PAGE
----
Last week we spoke with Fearless Shakespeare director Joseph Fuqua, dramaturg Jonathan Drahos, and Musical Theatre Intensive director Brian McDonald about their production of Shakespeare's Twelfth Night. Today we continue our interview with Brian and Joseph about the forthcoming production of In the Heights, which opens this Sunday, August 5 at the Rubicon Theatre Company in Ventura.

BWW Interview: Lyrissa Leininger & Michael Kennedy of THE LITTLE MERMAID at Cabrillo Music Theatre
July 13, 2016

One important and valuable aspect of Cabrillo Music Theatre's long tenure in Ventura County is its devotion to casting talented young local performers in as many of its productions as it can. Cabrillo's casts are usually laden with a mix of professional Equity lead performers, local and regional talent from Southern California (and sometimes elsewhere), but especially home-grown youngsters. We spoke with two of the latter during a rehearsal session recently, Lyrissa Leininger, 16, and Michael Kennedy, 19, who have already gotten their feet wet (an appropriate pre-requisite for The Little Mermaid!) in a number of Cabrillo productions.

BWW Interview: Larry Raben of THE LITTLE MERMAID at Cabrillo Music Theatre
July 5, 2016

Larry Raben is an accomplished actor and director who has added his prodigious abilities to a multitude of productions around the world. In addition to acting in a command performance before Queen Elizabeth II in London and producing Sweet Charity in Argentina, Raben has also graced Cabrillo Music Theatre's stages in productions of Singin' in the Rain, The Producers, and, most recently, A Funny Thing Happened on the Way to the Forum. Raben is directing Cabrillo's summer offering this year, Disney's The Little Mermaid, which will prove to be the final production overseen by Cabrillo's longtime artistic director, Lewis Wilkenfeld. We talked with Larry not only about his plans for the show, one of Cabrillo's most challenging and ambitious productions, but also about working with the indefatigable Wilkenfeld.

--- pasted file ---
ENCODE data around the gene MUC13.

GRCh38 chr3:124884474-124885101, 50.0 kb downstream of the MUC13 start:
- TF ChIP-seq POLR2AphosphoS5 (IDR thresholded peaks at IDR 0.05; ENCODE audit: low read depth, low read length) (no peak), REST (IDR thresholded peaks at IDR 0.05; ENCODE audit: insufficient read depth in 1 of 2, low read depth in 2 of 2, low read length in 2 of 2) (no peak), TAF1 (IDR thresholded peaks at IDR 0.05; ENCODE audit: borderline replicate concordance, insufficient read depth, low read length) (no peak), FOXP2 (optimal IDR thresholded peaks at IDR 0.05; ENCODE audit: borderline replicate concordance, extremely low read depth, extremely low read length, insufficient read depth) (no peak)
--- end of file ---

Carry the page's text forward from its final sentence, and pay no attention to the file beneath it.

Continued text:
BWW Review: THE MOUSETRAP at Elite Theatre Company
June 17, 2016


BWW Review: CLARENCE DARROW at Rubicon Theatre Company
June 4, 2016

It's funny how many shows we've seen recently that bring to mind concepts evident in the current election season. In In the Heights, it was the plight of immigrants trying to make lives for themselves in America, in Amadeus, it was a lead character with an obsessive personality, and in Ragtime, it was a character who seeks justice for a racially-based assault. In David W. Rintels' one-man play, Clarence Darrow, which made its debut last weekend at the Rubicon Theatre Company, reexamines the life of a man whose philosophy of democratic socialism reflects the political philosophy of Democratic challenger, Senator Bernie Sanders.

BWW Review: AMADEUS at Conejo Players Theatre
May 12, 2016

The grand rivalry between Wolfgang Amadeus Mozart and his erstwhile mentor Antonio Salieri is mainly apocryphal, generated for dramatic effect by playwright Peter Shaffer in his 1979 play, 'Amadeus,' but the idea was, nevertheless, a brilliant one. Conejo Players Theatre has put on an opulent, emotionally charged production of Shaffer's poetically dramatic story, which was famously adapted for the Oscar-winning 1984 film starring F. Murray Abraham and Tom Hulce.

BWW Review: DISNEY'S CAMP ROCK, THE MUSICAL at NoHo Arts Center
May 9, 2016

If you ever wondered what the kids on Glee did during their summer vacation, the answer might be Disney's Camp Rock, The Musical. With space unavailable at the Hillcrest Center for the Arts, Panic! Productions booked a road trip featuring its cast of chiefly Ventura County teens, staging the show at the NoHo Arts Center in North Hollywood. Camp Rock, which is directed by Barry Pearl, opened last weekend and continues through May 22.

BWW Interview: Juan Carlos, Tatiana, & Sandra Cantu of IN THE HEIGHTS at Simi Valley Cultural Arts Center
May 6, 2016

In the Heights, Lin-Manuel Miranda's musical about community and family in a Dominican-American neighborhood in New York City, has a multi-layered meaning for its talented cast. The production, which is currently being presented at the Simi Valley Cultural Arts Center, features veteran television actor Juan Carlos Cantu, returning to the stage after more than 30 years, to act besides his two daughters, Tatiana and Sandra. All three play major roles in the show, bringing the three together on stage for the first time. (Our review is in this week's Moorpark Acorn. http://www.mpacorn.com/news/2016-05-06/On_The_Town/Cast_takes_musical_to_the_highest_level.html) We visited with the girls and their proud father before a Sunday matinee performance.

BWW Interview: Kevin Repich, Malissa Marlow, Leah Dalrymple of THE DROWSY CHAPERONE at California Lutheran University
April 26, 2016